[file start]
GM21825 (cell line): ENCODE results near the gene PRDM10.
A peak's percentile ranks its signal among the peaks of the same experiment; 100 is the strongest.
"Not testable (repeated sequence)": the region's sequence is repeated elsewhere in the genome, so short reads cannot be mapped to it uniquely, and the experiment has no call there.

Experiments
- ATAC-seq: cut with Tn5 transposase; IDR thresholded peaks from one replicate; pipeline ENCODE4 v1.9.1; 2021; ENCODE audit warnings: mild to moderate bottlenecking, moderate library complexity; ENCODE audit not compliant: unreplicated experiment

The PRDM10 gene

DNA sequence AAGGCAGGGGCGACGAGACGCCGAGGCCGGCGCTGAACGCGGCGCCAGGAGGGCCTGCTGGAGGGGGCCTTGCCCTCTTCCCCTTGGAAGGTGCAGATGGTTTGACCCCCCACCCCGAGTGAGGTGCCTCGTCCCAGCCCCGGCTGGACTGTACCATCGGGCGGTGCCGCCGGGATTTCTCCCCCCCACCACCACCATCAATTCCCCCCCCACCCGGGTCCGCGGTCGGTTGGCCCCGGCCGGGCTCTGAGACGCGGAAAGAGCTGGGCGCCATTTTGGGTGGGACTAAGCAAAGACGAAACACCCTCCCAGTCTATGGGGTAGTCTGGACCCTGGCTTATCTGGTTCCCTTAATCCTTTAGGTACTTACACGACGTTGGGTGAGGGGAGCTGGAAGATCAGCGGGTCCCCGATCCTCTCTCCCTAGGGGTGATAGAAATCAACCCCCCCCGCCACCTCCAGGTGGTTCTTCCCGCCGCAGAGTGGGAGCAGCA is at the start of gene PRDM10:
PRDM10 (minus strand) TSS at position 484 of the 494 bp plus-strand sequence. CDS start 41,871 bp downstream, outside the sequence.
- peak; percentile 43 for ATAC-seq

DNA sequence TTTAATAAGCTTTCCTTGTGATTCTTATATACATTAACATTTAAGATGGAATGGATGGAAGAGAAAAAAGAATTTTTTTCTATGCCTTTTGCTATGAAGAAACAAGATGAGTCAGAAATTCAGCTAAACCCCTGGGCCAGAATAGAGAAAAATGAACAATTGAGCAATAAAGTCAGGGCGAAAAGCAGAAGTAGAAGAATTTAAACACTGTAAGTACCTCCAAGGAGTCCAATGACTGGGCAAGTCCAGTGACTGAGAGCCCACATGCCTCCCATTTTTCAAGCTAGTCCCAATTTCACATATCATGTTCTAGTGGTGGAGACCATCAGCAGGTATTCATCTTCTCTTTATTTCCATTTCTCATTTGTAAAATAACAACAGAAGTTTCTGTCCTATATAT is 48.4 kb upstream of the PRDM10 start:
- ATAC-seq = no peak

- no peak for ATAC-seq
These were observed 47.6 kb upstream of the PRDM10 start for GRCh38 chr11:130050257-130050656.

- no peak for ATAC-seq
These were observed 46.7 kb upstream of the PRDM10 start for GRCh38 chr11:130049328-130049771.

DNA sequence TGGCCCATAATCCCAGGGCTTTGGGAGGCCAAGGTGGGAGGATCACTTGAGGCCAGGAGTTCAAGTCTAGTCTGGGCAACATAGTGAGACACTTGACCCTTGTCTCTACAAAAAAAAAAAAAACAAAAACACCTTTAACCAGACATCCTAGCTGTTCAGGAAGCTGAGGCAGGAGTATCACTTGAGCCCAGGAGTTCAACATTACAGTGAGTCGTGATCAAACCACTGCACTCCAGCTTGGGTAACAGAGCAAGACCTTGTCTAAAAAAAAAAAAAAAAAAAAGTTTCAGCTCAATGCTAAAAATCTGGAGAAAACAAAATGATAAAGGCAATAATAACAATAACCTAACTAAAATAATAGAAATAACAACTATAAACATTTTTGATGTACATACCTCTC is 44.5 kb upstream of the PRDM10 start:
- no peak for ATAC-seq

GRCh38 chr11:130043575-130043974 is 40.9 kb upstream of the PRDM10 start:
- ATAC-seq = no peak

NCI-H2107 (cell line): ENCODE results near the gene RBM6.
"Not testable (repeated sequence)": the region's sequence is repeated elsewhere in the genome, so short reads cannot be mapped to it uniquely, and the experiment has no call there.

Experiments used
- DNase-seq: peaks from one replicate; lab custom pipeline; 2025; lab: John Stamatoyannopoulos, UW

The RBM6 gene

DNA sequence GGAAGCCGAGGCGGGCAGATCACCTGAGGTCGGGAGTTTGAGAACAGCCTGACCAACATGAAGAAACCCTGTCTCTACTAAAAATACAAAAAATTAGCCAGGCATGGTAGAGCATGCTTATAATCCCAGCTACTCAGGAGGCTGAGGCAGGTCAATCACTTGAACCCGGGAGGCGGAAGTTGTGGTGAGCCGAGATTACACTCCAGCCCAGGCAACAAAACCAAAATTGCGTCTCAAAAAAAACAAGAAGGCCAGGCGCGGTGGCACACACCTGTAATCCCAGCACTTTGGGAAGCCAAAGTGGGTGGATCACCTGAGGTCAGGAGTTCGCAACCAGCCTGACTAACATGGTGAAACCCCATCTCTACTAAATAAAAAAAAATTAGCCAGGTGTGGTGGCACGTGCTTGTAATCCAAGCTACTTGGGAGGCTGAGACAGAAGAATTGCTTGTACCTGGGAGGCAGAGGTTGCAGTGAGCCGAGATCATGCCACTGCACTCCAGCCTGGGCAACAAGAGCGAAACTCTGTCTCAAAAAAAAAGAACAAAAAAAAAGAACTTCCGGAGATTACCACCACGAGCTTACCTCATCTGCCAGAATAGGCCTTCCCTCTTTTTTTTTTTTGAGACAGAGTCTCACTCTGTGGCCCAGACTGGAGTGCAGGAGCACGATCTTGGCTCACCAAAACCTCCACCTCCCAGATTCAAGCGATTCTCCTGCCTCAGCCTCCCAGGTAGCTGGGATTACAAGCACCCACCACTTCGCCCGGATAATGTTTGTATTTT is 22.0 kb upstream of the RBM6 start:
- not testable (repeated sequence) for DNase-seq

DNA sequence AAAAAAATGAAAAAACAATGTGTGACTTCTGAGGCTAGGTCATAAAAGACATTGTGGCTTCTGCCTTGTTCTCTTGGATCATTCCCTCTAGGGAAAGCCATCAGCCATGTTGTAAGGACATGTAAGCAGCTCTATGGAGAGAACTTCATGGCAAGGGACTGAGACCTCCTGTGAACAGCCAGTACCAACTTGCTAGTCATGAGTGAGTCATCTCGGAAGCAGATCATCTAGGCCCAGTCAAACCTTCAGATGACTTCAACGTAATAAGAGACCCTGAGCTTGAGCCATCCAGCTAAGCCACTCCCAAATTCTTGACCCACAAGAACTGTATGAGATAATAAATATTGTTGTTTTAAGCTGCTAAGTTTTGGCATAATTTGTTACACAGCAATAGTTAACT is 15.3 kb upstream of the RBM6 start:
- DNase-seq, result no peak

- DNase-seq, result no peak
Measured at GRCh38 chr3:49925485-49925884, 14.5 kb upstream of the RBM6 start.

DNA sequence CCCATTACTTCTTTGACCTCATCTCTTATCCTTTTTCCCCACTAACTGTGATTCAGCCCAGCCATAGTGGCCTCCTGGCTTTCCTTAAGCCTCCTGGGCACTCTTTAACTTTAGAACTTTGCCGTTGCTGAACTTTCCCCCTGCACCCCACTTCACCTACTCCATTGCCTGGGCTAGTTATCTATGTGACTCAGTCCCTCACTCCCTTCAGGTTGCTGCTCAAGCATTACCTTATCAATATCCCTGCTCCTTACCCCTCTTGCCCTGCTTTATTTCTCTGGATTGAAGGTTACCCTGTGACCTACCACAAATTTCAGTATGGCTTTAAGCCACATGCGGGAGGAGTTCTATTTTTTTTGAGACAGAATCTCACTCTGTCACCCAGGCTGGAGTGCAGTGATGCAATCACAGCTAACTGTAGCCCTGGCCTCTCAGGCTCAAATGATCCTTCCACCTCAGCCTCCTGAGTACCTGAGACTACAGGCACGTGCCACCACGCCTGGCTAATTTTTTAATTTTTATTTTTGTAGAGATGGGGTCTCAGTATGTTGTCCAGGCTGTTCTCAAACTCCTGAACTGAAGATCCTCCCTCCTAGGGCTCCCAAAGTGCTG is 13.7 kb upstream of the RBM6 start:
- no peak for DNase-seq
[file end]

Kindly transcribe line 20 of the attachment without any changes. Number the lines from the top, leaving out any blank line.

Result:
NCI-H2107 (cell line): ENCODE results near the gene RBM6.